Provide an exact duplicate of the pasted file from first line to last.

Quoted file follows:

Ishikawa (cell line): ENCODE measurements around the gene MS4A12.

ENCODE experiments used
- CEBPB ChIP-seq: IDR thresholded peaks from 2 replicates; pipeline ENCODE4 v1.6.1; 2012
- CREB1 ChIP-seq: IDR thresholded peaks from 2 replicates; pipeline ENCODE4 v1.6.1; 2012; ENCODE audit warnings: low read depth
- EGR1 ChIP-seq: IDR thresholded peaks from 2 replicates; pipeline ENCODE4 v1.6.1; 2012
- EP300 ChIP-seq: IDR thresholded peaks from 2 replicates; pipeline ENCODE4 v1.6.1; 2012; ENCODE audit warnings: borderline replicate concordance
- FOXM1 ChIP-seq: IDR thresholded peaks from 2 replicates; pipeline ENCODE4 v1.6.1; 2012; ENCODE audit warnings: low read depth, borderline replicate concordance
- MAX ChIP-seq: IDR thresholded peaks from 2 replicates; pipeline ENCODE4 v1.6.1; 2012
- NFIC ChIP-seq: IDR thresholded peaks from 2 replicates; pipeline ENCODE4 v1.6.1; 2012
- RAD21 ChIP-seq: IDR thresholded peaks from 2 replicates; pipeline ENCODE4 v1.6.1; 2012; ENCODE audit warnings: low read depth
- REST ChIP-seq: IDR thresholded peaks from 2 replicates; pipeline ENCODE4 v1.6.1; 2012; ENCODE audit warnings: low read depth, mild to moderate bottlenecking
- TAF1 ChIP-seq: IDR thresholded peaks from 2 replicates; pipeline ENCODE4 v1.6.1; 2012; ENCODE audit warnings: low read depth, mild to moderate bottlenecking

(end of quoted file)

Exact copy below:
Ishikawa (cell line): ENCODE measurements around the gene MS4A12.

ENCODE experiments used
- CEBPB ChIP-seq: IDR thresholded peaks from 2 replicates; pipeline ENCODE4 v1.6.1; 2012
- CREB1 ChIP-seq: IDR thresholded peaks from 2 replicates; pipeline ENCODE4 v1.6.1; 2012; ENCODE audit warnings: low read depth
- EGR1 ChIP-seq: IDR thresholded peaks from 2 replicates; pipeline ENCODE4 v1.6.1; 2012
- EP300 ChIP-seq: IDR thresholded peaks from 2 replicates; pipeline ENCODE4 v1.6.1; 2012; ENCODE audit warnings: borderline replicate concordance
- FOXM1 ChIP-seq: IDR thresholded peaks from 2 replicates; pipeline ENCODE4 v1.6.1; 2012; ENCODE audit warnings: low read depth, borderline replicate concordance
- MAX ChIP-seq: IDR thresholded peaks from 2 replicates; pipeline ENCODE4 v1.6.1; 2012
- NFIC ChIP-seq: IDR thresholded peaks from 2 replicates; pipeline ENCODE4 v1.6.1; 2012
- RAD21 ChIP-seq: IDR thresholded peaks from 2 replicates; pipeline ENCODE4 v1.6.1; 2012; ENCODE audit warnings: low read depth
- REST ChIP-seq: IDR thresholded peaks from 2 replicates; pipeline ENCODE4 v1.6.1; 2012; ENCODE audit warnings: low read depth, mild to moderate bottlenecking
- TAF1 ChIP-seq: IDR thresholded peaks from 2 replicates; pipeline ENCODE4 v1.6.1; 2012; ENCODE audit warnings: low read depth, mild to moderate bottlenecking